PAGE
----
Albert Einstein's theory of general relativity describes the effect of gravitation on the shape of space and the flow of time. But for more than four decades after its publication, the theory remained largely a curiosity for scientists; however accurate it seemed, Einstein's mathematical code--represented by six interlocking equations--was one of the most difficult to crack in all of science. That is, until a twenty-nine-year-old Cambridge graduate solved the great riddle in 1963. Roy Kerr's solution emerged coincidentally with the discovery of black holes that same year and provided fertile testing ground--at long last--for general relativity. Today, scientists routinely cite the Kerr solution, but even among specialists, few know the story of how Kerr cracked Einstein's code. Fulvio Melia here offers an eyewitness account of the events leading up to Kerr's great discovery. Cracking the Einstein Code vividly describes how luminaries such as Karl Schwarzschild, David Hilbert, and Emmy Noether set the stage for the Kerr solution; how Kerr came to make his breakthrough; and how scientists such as Roger Penrose, Kip Thorne, and Stephen Hawking used the accomplishment to refine and expand modern astronomy and physics. Today more than 300 million supermassive black holes are suspected of anchoring their host galaxies across the cosmos, and the Kerr solution is what astronomers and astrophysicists use to describe much of their behavior. By unmasking the history behind the search for a real world solution to Einstein's field equations, Melia offers a first-hand account of an important but untold story. Sometimes dramatic, often exhilarating, but always attuned to the human element, Cracking the Einstein Code is ultimately a showcase of how important science gets done.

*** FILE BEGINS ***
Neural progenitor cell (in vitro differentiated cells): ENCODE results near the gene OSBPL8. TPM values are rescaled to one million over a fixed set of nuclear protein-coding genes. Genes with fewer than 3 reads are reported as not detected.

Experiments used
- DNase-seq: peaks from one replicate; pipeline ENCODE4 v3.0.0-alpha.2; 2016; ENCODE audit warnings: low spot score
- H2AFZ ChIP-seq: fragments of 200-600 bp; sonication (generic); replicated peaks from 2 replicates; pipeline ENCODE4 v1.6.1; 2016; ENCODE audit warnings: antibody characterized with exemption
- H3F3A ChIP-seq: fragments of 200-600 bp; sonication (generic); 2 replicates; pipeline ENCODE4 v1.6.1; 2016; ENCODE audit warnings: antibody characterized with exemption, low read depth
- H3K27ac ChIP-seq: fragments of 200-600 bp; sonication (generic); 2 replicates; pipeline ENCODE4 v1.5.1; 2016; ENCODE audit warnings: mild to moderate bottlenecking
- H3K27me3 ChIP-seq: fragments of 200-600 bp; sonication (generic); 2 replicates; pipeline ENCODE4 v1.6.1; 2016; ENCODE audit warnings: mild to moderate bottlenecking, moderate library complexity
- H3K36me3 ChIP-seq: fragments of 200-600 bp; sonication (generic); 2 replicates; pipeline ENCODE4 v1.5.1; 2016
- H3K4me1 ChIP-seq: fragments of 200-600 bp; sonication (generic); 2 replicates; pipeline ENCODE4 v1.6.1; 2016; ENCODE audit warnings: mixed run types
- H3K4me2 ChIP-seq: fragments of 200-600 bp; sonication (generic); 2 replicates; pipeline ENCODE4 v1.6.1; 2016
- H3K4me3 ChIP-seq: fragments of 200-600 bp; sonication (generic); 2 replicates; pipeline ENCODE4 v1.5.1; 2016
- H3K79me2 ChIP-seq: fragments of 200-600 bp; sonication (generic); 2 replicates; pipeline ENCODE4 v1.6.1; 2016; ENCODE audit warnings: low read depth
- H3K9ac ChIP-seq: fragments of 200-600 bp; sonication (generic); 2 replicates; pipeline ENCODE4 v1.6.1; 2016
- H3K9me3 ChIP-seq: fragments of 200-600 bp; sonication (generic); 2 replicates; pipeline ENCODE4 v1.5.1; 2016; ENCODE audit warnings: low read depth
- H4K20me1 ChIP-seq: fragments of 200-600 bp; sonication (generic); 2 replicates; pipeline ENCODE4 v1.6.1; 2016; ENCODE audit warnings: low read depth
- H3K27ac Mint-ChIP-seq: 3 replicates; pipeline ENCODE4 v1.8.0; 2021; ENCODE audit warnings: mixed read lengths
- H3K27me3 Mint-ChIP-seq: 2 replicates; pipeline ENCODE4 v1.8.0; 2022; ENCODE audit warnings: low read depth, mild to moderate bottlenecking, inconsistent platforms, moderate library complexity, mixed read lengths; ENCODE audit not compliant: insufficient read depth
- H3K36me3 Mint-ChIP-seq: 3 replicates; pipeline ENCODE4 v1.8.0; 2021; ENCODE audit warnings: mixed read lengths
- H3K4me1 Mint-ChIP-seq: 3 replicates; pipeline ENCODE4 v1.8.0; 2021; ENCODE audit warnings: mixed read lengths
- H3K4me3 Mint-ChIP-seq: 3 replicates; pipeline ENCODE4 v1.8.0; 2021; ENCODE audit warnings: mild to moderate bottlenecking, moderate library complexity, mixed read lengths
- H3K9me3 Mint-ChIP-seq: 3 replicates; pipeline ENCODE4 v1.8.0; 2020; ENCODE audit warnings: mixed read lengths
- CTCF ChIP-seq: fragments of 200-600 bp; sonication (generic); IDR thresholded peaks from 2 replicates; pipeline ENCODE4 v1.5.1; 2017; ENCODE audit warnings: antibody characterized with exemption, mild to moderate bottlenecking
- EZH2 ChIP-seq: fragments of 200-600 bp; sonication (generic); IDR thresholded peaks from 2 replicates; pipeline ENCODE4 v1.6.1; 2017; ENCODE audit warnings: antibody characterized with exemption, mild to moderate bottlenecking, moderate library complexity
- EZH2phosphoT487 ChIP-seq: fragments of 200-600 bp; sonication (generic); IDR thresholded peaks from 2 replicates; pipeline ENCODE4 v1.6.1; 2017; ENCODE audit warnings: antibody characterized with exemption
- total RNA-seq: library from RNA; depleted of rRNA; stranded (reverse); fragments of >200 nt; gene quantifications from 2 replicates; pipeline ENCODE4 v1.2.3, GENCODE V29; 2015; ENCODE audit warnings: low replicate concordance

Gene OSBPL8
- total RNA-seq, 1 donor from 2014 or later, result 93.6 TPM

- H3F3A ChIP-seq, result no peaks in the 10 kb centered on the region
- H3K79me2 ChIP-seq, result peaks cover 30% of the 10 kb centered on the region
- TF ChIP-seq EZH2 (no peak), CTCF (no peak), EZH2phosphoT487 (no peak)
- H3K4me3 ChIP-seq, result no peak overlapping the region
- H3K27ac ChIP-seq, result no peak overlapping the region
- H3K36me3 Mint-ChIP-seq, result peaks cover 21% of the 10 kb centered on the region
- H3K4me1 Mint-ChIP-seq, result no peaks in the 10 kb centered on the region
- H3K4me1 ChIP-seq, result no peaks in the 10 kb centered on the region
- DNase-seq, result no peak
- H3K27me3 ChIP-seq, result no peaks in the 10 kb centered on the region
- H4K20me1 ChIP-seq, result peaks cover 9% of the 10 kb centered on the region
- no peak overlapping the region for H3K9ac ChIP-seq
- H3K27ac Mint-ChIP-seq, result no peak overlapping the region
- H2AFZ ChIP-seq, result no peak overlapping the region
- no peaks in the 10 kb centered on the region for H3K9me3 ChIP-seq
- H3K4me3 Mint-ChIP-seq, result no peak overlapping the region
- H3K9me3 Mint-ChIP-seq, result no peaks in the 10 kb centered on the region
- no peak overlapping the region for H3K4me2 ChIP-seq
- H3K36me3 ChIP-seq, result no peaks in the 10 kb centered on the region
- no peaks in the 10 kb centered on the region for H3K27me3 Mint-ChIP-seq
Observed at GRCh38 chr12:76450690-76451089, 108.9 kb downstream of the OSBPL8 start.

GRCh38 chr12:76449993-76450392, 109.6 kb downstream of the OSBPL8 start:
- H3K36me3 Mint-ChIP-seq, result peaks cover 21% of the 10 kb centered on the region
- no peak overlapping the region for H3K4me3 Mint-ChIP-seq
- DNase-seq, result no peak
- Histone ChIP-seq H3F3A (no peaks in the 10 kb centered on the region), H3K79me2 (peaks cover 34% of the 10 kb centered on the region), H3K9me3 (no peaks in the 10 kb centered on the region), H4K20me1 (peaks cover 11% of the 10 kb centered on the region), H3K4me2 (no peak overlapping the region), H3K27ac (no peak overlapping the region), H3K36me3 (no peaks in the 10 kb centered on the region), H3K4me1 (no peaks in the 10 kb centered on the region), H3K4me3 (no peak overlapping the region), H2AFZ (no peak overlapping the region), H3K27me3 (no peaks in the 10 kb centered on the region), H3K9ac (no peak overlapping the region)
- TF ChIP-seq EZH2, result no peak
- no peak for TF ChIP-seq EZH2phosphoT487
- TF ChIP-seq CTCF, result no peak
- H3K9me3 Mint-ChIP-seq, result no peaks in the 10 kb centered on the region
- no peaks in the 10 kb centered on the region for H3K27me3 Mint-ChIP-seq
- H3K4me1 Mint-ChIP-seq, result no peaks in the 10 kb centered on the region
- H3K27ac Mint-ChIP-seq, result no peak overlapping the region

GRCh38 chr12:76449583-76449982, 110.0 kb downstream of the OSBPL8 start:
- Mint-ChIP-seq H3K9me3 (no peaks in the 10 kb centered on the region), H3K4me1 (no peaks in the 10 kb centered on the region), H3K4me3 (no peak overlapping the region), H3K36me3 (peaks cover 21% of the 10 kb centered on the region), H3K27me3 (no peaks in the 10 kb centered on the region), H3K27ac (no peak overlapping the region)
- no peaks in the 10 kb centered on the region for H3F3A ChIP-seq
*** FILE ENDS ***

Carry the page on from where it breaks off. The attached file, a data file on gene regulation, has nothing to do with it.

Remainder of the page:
People who work well with numbers are often stymied by how to write about them. Those who don't often work with numbers have an even tougher time trying to put them into words. For instance, scientists and policy analysts learn to calculate and interpret numbers, but not how to explain them to a general audience. Students learn about gathering data and using statistical techniques, but not how to write about their results. And readers struggling to make sense of numerical information are often left confused by poor explanations. Many books elucidate the art of writing, but books on writing about numbers are nonexistent. Until now. Here, Jane Miller, an experienced research methods and statistics teacher, gives writers the assistance they need. The Chicago Guide to Writing about Numbers helps bridge the gap between good quantitative analysis and good expository writing. Field-tested with students and professionals alike, this book shows writers how to think about numbers during the writing process. Miller begins with twelve principles that lay the foundation for good writing about numbers. Conveyed with real-world examples, these principles help writers assess and evaluate the best strategy for representing numbers. She next discusses the fundamental tools for presenting numbers--tables, charts, examples, and analogies--and shows how to use these tools within the framework of the twelve principles to organize and write a complete paper. By providing basic guidelines for successfully using numbers in prose, The Chicago Guide to Writing about Numbers will help writers of all kinds clearly and effectively tell a story with numbers as evidence. Readers and writers everywhere will be grateful for this much-needed mentor.